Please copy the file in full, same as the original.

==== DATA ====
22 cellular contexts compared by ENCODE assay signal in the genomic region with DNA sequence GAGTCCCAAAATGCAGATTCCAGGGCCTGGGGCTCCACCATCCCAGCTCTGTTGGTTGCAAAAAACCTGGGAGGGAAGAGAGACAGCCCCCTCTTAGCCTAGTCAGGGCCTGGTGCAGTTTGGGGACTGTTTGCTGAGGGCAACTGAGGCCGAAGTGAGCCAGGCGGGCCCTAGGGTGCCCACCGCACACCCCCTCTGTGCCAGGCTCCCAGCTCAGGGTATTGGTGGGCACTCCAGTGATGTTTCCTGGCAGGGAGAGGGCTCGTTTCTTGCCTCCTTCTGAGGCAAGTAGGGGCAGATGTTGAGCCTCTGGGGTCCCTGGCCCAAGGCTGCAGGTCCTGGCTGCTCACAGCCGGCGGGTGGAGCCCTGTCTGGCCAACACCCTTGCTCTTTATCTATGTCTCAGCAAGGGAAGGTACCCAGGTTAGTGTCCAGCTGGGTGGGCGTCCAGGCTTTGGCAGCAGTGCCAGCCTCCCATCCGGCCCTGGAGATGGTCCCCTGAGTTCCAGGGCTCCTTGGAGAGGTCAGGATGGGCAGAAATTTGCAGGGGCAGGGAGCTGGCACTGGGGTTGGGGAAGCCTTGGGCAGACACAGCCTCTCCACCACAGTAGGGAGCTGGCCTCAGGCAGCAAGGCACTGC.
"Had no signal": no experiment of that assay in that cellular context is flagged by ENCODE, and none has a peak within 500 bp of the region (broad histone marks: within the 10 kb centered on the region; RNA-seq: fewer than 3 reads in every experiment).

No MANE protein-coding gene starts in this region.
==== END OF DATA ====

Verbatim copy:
22 cellular contexts compared by ENCODE assay signal in the genomic region with DNA sequence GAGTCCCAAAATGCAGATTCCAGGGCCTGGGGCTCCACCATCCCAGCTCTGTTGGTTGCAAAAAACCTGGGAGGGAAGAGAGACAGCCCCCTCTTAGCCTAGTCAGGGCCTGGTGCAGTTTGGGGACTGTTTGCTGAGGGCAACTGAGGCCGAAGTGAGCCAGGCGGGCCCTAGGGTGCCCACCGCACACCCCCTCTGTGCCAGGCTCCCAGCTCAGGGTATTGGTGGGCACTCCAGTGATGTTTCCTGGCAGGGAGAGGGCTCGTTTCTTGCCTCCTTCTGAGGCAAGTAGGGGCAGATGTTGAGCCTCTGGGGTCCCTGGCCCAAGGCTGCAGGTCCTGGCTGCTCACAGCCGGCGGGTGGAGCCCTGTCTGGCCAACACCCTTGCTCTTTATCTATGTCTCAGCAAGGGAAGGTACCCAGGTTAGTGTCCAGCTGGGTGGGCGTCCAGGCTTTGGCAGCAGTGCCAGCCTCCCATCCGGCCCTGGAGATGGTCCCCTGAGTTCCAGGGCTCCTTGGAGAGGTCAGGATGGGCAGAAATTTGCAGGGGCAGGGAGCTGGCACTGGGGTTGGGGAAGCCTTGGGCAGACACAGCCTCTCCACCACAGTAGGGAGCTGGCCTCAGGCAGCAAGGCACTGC.
"Had no signal": no experiment of that assay in that cellular context is flagged by ENCODE, and none has a peak within 500 bp of the region (broad histone marks: within the 10 kb centered on the region; RNA-seq: fewer than 3 reads in every experiment).

No MANE protein-coding gene starts in this region.